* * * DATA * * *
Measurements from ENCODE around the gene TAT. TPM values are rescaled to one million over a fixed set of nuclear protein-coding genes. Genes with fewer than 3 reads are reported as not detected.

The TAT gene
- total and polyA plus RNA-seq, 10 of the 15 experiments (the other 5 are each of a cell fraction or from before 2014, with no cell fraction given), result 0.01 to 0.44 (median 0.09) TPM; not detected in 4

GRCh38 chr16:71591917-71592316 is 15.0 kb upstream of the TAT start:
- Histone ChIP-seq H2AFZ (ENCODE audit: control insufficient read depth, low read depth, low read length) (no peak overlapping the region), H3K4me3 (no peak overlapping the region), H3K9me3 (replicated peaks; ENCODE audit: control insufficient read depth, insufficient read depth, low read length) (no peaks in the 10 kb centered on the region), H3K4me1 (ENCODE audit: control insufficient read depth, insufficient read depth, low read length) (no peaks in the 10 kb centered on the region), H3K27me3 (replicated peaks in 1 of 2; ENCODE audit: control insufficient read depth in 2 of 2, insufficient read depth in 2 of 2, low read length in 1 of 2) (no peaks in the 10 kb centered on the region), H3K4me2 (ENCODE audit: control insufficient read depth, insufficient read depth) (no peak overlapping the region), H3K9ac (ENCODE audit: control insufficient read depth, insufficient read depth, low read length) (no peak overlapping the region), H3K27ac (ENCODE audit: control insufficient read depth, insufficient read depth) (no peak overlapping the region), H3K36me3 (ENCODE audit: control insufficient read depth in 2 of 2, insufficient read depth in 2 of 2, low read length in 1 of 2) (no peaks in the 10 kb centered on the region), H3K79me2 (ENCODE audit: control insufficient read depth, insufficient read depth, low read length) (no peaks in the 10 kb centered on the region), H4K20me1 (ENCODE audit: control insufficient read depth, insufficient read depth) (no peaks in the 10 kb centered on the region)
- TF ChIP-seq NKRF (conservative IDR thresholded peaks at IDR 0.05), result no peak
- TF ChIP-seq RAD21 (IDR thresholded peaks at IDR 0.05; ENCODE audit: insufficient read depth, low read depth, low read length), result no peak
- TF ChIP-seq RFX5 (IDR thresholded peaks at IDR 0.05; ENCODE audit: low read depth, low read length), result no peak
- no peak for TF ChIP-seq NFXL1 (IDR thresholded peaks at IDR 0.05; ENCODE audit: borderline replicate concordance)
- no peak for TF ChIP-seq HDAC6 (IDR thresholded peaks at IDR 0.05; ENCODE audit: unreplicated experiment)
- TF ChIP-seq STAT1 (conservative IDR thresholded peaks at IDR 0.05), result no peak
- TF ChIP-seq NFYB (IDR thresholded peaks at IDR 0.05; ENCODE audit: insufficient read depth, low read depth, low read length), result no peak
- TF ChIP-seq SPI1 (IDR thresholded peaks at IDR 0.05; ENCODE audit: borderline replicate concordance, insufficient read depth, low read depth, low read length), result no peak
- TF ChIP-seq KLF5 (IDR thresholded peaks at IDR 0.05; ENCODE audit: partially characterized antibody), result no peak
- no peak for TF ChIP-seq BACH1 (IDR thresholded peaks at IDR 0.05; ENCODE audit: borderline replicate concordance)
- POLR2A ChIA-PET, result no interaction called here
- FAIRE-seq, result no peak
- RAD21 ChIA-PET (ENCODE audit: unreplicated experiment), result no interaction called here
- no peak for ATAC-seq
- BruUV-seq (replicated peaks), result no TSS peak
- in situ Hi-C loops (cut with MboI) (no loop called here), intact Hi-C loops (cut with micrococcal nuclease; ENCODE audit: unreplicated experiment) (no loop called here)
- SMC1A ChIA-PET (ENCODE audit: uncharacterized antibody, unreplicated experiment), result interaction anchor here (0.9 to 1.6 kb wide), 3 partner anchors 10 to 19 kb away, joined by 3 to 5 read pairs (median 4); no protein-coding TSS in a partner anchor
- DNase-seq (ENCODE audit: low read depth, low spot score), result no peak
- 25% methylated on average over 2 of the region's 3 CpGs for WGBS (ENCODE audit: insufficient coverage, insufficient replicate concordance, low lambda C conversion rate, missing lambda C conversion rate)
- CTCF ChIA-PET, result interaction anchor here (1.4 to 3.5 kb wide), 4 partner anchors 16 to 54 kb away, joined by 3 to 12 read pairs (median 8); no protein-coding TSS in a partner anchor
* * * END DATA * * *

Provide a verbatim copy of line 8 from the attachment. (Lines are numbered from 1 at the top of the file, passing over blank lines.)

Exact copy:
- TF ChIP-seq RFX5 (IDR thresholded peaks at IDR 0.05; ENCODE audit: low read depth, low read length), result no peak